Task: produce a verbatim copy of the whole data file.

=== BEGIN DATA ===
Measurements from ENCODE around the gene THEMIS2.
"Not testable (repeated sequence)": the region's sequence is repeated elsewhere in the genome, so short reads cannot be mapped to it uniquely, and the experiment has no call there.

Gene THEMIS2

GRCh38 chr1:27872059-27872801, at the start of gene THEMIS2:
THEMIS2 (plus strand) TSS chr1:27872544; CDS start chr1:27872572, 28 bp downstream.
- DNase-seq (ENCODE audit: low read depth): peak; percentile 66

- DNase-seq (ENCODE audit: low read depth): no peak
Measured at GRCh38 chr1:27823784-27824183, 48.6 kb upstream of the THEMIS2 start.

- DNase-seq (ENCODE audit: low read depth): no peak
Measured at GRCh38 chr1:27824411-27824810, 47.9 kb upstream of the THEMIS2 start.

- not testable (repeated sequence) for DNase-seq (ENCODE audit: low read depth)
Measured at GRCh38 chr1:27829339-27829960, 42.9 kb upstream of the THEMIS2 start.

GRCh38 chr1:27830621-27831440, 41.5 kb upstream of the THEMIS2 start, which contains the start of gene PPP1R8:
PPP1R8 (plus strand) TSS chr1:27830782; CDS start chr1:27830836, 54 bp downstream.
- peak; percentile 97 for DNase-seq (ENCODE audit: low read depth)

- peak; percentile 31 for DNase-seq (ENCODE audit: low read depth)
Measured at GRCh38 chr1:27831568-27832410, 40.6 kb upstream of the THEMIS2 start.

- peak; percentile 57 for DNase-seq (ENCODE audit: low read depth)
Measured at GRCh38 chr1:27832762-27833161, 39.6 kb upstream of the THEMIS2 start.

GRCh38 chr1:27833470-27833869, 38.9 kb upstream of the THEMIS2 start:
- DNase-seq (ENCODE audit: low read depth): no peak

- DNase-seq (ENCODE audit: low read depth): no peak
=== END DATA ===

Measurements from ENCODE around the gene THEMIS2.
"Not testable (repeated sequence)": the region's sequence is repeated elsewhere in the genome, so short reads cannot be mapped to it uniquely, and the experiment has no call there.

Gene THEMIS2

GRCh38 chr1:27872059-27872801, at the start of gene THEMIS2:
THEMIS2 (plus strand) TSS chr1:27872544; CDS start chr1:27872572, 28 bp downstream.
- DNase-seq (ENCODE audit: low read depth): peak; percentile 66

- DNase-seq (ENCODE audit: low read depth): no peak
Measured at GRCh38 chr1:27823784-27824183, 48.6 kb upstream of the THEMIS2 start.

- DNase-seq (ENCODE audit: low read depth): no peak
Measured at GRCh38 chr1:27824411-27824810, 47.9 kb upstream of the THEMIS2 start.

- not testable (repeated sequence) for DNase-seq (ENCODE audit: low read depth)
Measured at GRCh38 chr1:27829339-27829960, 42.9 kb upstream of the THEMIS2 start.

GRCh38 chr1:27830621-27831440, 41.5 kb upstream of the THEMIS2 start, which contains the start of gene PPP1R8:
PPP1R8 (plus strand) TSS chr1:27830782; CDS start chr1:27830836, 54 bp downstream.
- peak; percentile 97 for DNase-seq (ENCODE audit: low read depth)

- peak; percentile 31 for DNase-seq (ENCODE audit: low read depth)
Measured at GRCh38 chr1:27831568-27832410, 40.6 kb upstream of the THEMIS2 start.

- peak; percentile 57 for DNase-seq (ENCODE audit: low read depth)
Measured at GRCh38 chr1:27832762-27833161, 39.6 kb upstream of the THEMIS2 start.

GRCh38 chr1:27833470-27833869, 38.9 kb upstream of the THEMIS2 start:
- DNase-seq (ENCODE audit: low read depth): no peak

- DNase-seq (ENCODE audit: low read depth): no peak